Cross-Curricilar Extensions

#1: Classification of Rocks

Step 1:

Ask students to take out the set of rocks out of their basket. Ask students to make up criteria and group these rocks by a question they pose. A question like “Does the rock have ______.” Yes would be the group of rocks that show this characteristic, and no would be the group of rocks that don’t show this characteristic. There must be rocks in both groups. Use the bottom of Student Sheet #2 Rocks to come up with as many ways as you can to classify igneous rocks.

Step 2:


Go over the different ways they could have grouped the rocks. (Large or small crystal size, dark or light color of rock, how heavy or dense the rock is, if the rock has air bubbles, if it is a rock or mineral, etc., would all be ways to group them.) Note: all minerals are in italic. Have students take out the minerals Quartz, Feldspar, Biotite Mica (black). Now have them group the igneous rocks again. Go over the different ways they could have grouped the rocks. Talk about their effective use of questions. The alternate grouping methods now make more sense. This is why students must be exposed to minerals first. Did any one use the question, “Did the rocks have a grain size smaller than 1 mm?” (It is used to determine if the rock is fine- or coarse-grained.) Ask students how they would have grouped rocks if they had not performed the previous day’s activity.

Step 3:


Visit http://www.science.ubc.ca/~geol202/rock_cycle/igneousrx.html and introduce a classification key. Provide students with a FOCUS FOR MEDIA INTERACTION, asking them to use what they learned about crystal size and minerals to explain this key. (Rocks are grouped by mineral content and crystal size. This classification key is similar to Student Sheet #2: Rocks.) Note: this site could have been used before.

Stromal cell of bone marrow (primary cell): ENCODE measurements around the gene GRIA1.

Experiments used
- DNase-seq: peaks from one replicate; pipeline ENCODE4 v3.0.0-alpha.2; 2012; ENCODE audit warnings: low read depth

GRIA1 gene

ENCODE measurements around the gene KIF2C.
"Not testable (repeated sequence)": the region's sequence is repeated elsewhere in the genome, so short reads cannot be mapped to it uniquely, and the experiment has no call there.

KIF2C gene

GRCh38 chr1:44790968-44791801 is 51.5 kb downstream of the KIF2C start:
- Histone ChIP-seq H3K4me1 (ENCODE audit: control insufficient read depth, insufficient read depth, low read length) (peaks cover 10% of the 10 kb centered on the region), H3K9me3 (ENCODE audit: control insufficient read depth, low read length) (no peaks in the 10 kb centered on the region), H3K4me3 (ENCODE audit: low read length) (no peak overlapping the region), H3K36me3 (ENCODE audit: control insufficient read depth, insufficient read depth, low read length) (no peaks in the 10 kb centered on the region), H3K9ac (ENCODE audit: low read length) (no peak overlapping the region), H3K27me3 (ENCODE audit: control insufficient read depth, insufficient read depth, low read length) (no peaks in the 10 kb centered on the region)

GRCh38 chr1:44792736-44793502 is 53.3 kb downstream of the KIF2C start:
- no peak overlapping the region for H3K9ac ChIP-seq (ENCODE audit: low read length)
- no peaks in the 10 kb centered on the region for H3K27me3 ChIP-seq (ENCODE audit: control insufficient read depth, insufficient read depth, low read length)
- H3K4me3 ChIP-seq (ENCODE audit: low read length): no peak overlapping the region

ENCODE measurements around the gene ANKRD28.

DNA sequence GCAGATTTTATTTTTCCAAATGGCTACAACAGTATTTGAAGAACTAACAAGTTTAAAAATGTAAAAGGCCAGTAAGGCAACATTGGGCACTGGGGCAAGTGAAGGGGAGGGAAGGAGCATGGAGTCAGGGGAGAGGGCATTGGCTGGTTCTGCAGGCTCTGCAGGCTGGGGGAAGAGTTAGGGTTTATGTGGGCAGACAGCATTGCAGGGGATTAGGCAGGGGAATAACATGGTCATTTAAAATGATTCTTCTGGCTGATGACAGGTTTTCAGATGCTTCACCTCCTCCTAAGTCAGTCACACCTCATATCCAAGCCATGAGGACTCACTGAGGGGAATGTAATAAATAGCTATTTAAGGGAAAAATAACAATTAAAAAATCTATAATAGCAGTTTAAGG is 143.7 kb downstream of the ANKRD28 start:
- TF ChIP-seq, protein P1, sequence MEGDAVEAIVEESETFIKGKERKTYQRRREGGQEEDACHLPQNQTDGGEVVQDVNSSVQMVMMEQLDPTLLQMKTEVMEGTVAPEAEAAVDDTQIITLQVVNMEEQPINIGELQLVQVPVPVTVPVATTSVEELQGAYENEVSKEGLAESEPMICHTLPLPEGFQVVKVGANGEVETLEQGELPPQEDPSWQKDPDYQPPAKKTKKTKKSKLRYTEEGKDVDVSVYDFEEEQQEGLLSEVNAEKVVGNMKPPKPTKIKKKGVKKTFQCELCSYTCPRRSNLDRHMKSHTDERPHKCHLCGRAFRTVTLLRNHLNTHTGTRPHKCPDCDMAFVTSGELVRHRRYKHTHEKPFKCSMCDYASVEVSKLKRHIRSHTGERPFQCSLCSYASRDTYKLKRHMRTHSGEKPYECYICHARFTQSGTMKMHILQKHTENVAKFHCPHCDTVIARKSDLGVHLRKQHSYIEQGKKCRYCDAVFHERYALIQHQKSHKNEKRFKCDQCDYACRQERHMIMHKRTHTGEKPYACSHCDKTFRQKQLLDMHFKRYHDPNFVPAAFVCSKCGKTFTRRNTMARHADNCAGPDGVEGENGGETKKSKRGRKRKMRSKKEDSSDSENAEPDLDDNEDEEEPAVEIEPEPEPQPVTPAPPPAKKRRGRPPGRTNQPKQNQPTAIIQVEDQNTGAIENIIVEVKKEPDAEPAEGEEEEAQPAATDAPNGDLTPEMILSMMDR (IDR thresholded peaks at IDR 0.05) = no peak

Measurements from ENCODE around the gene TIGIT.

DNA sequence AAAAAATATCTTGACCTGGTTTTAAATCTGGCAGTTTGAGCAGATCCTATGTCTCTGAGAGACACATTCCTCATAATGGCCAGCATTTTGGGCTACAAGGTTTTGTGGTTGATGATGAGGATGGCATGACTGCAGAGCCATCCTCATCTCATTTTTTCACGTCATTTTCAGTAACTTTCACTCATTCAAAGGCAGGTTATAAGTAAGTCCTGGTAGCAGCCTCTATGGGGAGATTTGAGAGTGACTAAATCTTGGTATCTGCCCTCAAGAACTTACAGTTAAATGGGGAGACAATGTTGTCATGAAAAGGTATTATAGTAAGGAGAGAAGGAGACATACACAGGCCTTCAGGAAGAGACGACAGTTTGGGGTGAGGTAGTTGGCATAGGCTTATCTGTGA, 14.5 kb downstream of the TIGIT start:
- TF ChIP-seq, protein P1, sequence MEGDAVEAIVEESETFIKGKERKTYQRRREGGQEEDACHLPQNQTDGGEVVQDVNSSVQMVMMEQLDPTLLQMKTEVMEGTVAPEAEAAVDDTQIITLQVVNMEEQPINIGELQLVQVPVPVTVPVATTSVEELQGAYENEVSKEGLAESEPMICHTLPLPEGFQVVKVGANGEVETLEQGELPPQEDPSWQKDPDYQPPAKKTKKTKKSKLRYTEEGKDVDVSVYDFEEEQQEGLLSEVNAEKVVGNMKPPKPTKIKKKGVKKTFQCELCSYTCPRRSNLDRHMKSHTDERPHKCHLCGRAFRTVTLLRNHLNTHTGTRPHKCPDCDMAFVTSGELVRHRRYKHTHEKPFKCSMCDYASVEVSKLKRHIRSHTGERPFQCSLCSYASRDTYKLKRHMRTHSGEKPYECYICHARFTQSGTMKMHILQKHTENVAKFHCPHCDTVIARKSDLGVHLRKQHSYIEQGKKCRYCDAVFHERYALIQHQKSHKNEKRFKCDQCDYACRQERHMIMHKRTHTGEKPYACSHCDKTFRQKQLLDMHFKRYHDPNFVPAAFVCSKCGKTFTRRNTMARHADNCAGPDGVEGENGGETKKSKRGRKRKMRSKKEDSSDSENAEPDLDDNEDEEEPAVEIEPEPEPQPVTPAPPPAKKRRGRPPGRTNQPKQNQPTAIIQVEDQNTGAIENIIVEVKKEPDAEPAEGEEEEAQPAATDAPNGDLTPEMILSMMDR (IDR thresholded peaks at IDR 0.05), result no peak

Alternate Activity: Aspirin or Benzoic Acid in Alcohol

Heat aspirin in rubbing alcohol. Crush tablets and add while stirring until the aspirin no longer dissolves. Pour the liquid into three containers. Caution: Alcohol is flammable and cannot be heated with an open flame. The teacher can do the preparation and students can see the results in a short period of time. Once you get all the aspirin to dissolve, put the solution in three containers: one at room temperature, one in ice water, and one in very warm water. You will see the crystals grow immediately rather than waiting a couple of weeks. This may be a teacher demonstration. You may use benzoic acid rather than aspirin. Ask students to explain how this is similar to the formation of igneous rocks. Pretend the crystals formed a rock that was mafic. Use Student Sheet #2: Rocks to determine the name of the rock.


Culminating Activity #2

Step 1:

Ask the students to create a controlled experiment with copper sulfate. They have saturated solutions of CuSO4 to test this out. Show students how to tie a string to one crystal of copper sulfate and the other end of the string to the center of the pencil. Make sure the string touches the bottom when the pencil is resting on the edge of the beaker. All groups have exactly the same set-up. How could they set up a controlled experiment to test this hypothesis: If the copper sulfate evaporates slowly the crystals will be (larger/smaller)? This can be done by two groups of students taking two beakers and placing the beakers in different places in the classroom (or school) for about two weeks so the beakers differ by one variable. The copper sulfate should be in a place where it will not be disturbed, but where the students have access. They will also place a thermometer with the beaker and record the time, temperature, amount of liquid left, and crystal size once a day for four weeks. (Radiators or windowsills may cause smaller crystals due to the rapid evaporation, while the back of an empty cabinet could take longer and form larger crystals. If the beaker is covered it may take longer to evaporate. An experiment could be done with a covered and uncovered beaker to see which takes longer to evaporate and thus form larger crystals.)

Step 2:

Collect the data for a couple of weeks. The solution may take a while to evaporate. Take data at the same time and have students create line graphs for the amount of water left vs. time and the size of the crystal vs. time. Determine the rate.

Step 3:

Were the students’ hypotheses proved or disproved? What could the students have done to make it better? Pretend the crystals formed a rock that was felsic. Use Student Sheet #2: Rocks to determine the name of the rock.

Step 4: